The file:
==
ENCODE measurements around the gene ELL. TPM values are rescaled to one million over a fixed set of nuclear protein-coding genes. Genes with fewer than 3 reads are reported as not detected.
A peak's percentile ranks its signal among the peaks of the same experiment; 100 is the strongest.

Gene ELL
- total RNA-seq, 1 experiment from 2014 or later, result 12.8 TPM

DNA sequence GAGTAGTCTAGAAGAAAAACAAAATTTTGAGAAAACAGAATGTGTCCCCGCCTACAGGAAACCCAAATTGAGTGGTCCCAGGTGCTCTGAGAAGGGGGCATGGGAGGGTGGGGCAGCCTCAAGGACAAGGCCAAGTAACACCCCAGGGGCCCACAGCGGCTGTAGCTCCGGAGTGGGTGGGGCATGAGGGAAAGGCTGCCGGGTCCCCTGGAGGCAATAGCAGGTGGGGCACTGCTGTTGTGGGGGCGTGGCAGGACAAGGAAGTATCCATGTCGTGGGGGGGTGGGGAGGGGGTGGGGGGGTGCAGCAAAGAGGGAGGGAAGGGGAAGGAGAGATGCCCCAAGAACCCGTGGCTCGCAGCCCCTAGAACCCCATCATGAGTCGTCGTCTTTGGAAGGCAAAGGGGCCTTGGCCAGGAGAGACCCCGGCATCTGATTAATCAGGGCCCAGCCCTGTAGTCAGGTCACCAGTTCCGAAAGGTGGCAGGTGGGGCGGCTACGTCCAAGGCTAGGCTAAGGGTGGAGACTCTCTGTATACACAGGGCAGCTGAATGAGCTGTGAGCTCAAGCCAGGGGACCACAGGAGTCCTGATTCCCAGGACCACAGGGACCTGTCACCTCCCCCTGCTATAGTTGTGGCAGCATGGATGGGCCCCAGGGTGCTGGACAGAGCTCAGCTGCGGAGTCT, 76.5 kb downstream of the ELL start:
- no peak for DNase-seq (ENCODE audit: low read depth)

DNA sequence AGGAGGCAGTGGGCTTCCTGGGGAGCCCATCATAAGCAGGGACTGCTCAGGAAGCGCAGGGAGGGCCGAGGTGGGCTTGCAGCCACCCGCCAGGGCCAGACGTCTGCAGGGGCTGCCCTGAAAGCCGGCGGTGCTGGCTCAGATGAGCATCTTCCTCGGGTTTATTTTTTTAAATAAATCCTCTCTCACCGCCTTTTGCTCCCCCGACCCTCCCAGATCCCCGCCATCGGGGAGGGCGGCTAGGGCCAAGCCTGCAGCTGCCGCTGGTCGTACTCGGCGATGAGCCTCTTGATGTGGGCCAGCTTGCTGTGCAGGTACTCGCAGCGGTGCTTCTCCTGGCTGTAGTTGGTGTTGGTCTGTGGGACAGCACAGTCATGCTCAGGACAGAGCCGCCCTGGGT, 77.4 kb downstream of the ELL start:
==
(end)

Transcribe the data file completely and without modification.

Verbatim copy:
ENCODE measurements around the gene ELL. TPM values are rescaled to one million over a fixed set of nuclear protein-coding genes. Genes with fewer than 3 reads are reported as not detected.
A peak's percentile ranks its signal among the peaks of the same experiment; 100 is the strongest.

Gene ELL
- total RNA-seq, 1 experiment from 2014 or later, result 12.8 TPM

DNA sequence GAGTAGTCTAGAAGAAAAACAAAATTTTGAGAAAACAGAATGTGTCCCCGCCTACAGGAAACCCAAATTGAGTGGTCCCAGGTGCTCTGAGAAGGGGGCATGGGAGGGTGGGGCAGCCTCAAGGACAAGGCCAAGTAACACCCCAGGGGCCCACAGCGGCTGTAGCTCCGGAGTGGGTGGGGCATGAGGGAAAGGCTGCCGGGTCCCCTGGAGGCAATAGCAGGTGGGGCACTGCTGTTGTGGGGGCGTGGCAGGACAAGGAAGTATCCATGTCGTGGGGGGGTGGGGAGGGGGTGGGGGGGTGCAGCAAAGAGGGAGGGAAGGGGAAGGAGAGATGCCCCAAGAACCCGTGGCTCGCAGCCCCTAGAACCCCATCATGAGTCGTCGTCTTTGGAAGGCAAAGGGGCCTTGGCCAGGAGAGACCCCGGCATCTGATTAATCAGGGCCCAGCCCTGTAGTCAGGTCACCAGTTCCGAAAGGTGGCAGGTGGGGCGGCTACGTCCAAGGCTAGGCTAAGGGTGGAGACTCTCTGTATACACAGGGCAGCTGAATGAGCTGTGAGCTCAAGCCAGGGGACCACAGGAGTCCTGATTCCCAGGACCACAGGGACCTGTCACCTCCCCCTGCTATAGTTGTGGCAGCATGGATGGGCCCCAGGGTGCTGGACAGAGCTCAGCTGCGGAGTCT, 76.5 kb downstream of the ELL start:
- no peak for DNase-seq (ENCODE audit: low read depth)

DNA sequence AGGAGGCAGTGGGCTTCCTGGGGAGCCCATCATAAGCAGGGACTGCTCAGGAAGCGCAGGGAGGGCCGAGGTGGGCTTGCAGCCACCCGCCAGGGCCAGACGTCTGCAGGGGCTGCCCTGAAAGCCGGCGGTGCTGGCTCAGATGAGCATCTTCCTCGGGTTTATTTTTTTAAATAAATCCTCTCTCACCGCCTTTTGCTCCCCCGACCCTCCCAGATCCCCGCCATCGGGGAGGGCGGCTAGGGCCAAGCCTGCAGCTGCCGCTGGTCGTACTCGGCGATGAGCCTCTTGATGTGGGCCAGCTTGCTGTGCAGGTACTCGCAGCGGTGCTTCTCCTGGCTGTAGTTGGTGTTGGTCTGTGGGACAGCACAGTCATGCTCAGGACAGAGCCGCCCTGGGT, 77.4 kb downstream of the ELL start: